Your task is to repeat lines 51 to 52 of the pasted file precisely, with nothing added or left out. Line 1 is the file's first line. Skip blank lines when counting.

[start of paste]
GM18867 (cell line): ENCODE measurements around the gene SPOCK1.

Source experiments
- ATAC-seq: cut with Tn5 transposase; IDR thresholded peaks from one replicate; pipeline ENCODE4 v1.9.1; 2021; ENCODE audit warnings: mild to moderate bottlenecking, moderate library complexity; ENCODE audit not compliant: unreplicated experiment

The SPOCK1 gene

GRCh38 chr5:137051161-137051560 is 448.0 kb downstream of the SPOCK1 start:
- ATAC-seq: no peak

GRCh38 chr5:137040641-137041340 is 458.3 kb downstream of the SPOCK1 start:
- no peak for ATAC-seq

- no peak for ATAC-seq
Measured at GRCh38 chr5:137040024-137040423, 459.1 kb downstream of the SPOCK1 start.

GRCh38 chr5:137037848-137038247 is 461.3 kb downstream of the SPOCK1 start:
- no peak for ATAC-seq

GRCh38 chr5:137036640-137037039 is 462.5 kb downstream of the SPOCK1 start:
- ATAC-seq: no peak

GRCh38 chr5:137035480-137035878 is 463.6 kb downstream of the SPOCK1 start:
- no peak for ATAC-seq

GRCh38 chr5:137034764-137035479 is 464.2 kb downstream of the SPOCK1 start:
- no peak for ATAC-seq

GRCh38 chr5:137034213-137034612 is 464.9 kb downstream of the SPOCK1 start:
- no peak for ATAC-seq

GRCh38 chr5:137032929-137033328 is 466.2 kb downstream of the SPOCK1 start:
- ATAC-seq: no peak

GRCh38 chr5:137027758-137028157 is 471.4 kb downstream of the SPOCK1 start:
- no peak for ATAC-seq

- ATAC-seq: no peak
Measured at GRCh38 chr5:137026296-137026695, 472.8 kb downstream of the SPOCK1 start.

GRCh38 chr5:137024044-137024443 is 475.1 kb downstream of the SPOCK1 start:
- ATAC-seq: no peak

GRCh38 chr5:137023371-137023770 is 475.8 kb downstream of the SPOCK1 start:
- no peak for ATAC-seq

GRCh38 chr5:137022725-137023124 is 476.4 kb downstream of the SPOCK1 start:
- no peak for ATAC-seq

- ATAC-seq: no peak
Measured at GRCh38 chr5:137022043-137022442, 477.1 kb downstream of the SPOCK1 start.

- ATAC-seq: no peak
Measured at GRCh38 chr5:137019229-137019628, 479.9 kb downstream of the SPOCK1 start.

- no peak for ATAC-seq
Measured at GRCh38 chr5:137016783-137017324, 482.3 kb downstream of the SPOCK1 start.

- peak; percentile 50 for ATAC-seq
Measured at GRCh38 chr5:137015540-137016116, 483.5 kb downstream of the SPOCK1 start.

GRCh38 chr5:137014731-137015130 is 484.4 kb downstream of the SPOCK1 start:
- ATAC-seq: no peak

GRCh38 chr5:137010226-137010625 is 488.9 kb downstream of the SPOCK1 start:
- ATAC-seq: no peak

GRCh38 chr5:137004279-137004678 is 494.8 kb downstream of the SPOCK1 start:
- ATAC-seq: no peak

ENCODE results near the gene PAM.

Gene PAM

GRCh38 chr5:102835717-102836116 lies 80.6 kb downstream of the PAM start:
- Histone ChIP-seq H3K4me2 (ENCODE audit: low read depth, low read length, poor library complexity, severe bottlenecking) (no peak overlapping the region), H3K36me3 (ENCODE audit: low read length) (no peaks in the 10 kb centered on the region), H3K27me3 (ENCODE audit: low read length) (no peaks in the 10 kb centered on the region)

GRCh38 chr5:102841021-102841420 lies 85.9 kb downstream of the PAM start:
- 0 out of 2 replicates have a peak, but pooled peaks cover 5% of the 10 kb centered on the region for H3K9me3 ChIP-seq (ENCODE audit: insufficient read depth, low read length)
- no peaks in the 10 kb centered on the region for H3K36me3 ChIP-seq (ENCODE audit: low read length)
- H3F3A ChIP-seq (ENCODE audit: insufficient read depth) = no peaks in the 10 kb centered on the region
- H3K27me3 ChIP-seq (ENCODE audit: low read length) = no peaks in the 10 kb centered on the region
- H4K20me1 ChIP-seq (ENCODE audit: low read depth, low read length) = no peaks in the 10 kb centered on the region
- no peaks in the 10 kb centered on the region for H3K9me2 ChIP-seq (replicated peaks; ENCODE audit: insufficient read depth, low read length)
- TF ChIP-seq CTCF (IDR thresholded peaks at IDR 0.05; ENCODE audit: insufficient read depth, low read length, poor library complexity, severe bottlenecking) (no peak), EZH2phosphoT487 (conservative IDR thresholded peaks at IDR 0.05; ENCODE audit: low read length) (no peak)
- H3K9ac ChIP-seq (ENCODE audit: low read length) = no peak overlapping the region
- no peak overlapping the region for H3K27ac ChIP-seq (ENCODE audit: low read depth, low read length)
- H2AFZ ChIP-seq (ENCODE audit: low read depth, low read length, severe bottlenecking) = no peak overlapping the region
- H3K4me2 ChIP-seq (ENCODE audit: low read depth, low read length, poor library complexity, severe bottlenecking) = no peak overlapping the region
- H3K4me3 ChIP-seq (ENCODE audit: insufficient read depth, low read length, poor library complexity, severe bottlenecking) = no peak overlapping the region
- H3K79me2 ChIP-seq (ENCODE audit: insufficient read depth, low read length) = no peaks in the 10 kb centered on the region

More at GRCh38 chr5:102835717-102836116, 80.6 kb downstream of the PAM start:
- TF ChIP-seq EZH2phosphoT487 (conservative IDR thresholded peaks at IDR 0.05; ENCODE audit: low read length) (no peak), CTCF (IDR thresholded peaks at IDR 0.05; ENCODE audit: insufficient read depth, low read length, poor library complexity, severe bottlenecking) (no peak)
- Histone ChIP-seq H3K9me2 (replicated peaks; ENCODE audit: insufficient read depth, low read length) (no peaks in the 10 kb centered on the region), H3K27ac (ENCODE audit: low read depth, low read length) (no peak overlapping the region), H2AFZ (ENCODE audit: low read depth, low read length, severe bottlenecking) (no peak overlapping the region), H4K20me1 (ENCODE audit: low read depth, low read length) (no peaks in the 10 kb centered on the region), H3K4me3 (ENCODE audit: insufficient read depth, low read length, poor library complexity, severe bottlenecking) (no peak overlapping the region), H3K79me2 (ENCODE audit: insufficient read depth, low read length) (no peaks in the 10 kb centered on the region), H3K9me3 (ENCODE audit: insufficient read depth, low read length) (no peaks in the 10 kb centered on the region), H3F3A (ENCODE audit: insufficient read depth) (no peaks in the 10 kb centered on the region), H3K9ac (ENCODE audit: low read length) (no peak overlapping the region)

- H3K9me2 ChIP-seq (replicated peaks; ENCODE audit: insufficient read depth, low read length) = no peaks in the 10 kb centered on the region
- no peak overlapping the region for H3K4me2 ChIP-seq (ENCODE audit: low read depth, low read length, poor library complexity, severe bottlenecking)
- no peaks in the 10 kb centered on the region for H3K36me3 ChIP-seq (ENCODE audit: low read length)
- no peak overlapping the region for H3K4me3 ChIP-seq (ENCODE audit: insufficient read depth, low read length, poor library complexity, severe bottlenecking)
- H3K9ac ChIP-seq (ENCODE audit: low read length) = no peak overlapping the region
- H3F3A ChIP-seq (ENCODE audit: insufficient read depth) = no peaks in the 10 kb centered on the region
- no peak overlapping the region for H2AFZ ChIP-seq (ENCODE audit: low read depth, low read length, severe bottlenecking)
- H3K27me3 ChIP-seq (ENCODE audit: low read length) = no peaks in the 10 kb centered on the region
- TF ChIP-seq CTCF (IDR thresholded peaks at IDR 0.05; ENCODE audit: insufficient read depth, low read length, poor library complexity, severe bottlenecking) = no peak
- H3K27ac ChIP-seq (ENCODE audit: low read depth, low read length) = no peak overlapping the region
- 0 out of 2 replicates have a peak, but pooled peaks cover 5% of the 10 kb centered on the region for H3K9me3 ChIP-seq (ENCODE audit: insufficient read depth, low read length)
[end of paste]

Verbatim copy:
GRCh38 chr5:102841021-102841420 lies 85.9 kb downstream of the PAM start:
- 0 out of 2 replicates have a peak, but pooled peaks cover 5% of the 10 kb centered on the region for H3K9me3 ChIP-seq (ENCODE audit: insufficient read depth, low read length)